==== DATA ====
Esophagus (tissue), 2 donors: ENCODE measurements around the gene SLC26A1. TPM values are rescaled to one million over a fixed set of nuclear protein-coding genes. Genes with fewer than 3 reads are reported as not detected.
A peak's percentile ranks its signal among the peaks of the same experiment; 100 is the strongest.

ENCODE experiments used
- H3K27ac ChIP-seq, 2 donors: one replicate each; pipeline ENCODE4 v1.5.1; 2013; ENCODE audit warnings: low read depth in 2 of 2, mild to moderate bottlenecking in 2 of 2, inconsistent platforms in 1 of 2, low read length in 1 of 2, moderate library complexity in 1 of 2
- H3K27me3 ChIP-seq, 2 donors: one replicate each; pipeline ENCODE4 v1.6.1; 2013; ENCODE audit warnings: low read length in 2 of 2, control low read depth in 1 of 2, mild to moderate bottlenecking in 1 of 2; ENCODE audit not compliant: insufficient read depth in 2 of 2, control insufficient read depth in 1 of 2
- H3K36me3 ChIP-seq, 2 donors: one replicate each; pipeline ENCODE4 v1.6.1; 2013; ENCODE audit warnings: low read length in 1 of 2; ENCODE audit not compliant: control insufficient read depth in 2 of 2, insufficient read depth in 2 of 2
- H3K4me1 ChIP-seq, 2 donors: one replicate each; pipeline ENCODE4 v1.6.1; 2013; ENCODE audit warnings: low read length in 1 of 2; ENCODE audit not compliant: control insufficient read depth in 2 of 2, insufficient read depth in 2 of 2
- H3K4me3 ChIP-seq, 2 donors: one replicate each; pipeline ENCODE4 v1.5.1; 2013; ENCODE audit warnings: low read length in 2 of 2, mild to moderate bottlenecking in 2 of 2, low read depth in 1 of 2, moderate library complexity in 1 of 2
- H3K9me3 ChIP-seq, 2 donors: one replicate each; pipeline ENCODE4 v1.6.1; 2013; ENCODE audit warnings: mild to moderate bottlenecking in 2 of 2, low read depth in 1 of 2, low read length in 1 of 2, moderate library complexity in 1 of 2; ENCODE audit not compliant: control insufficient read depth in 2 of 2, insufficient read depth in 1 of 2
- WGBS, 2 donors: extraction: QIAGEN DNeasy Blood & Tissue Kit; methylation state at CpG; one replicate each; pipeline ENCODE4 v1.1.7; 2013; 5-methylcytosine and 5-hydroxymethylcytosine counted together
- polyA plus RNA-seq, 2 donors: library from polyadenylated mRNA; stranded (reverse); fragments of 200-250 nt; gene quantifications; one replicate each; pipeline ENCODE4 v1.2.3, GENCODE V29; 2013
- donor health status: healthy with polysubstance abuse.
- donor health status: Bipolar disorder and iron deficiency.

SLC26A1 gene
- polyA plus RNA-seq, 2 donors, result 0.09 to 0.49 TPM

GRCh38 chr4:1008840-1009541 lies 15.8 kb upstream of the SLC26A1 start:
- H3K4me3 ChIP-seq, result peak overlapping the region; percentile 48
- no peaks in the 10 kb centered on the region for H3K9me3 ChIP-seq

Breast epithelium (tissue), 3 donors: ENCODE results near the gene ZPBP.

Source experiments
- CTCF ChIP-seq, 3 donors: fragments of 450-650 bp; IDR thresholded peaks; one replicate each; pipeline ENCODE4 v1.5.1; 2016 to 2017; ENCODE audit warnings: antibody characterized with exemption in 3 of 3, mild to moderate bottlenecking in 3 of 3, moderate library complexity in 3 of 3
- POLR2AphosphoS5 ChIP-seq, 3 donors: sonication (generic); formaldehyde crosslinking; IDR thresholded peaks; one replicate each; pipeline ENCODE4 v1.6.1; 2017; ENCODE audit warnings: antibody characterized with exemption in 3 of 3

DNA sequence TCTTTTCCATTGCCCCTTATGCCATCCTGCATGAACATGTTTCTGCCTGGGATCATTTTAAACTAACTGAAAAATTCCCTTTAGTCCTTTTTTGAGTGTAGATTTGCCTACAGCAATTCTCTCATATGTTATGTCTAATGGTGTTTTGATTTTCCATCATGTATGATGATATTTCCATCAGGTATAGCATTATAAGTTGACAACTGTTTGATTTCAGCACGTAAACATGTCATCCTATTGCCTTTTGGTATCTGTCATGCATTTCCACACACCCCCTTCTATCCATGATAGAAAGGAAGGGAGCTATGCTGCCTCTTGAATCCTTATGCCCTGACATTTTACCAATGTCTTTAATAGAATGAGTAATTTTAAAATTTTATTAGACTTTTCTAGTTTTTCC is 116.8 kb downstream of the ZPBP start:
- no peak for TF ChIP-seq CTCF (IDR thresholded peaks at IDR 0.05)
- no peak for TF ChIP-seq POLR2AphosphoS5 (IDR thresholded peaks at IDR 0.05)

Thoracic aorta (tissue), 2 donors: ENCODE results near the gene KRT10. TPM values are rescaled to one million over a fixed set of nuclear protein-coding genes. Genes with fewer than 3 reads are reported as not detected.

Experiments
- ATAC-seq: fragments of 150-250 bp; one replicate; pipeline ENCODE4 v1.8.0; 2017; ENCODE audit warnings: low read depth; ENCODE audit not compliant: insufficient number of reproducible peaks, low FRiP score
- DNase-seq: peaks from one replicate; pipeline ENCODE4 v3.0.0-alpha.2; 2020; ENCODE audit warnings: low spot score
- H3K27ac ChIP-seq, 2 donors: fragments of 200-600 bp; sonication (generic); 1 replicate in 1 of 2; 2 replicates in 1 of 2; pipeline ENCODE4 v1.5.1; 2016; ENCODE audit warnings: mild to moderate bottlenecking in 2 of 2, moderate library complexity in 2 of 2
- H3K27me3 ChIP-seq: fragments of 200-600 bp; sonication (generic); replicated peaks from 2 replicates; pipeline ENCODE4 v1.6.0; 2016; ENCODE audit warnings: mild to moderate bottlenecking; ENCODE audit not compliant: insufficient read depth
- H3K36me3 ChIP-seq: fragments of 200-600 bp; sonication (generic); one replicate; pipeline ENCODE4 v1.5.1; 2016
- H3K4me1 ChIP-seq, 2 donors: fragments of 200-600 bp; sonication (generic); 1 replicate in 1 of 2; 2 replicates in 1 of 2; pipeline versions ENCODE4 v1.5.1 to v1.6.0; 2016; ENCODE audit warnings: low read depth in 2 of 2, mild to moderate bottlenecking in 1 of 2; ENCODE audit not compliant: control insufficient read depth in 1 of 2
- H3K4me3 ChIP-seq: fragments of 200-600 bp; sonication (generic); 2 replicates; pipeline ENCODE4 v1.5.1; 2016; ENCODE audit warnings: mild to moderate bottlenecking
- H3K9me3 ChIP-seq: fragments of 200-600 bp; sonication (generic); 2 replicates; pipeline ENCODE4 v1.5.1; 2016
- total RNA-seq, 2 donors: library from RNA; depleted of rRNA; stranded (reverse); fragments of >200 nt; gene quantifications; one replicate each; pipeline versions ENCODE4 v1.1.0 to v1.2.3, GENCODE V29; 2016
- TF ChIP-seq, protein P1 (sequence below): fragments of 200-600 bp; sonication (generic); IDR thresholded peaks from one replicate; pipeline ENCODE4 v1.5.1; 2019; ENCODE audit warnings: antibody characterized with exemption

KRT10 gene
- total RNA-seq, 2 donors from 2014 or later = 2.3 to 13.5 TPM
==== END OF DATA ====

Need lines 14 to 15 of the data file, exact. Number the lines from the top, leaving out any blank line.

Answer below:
SLC26A1 gene
- polyA plus RNA-seq, 2 donors, result 0.09 to 0.49 TPM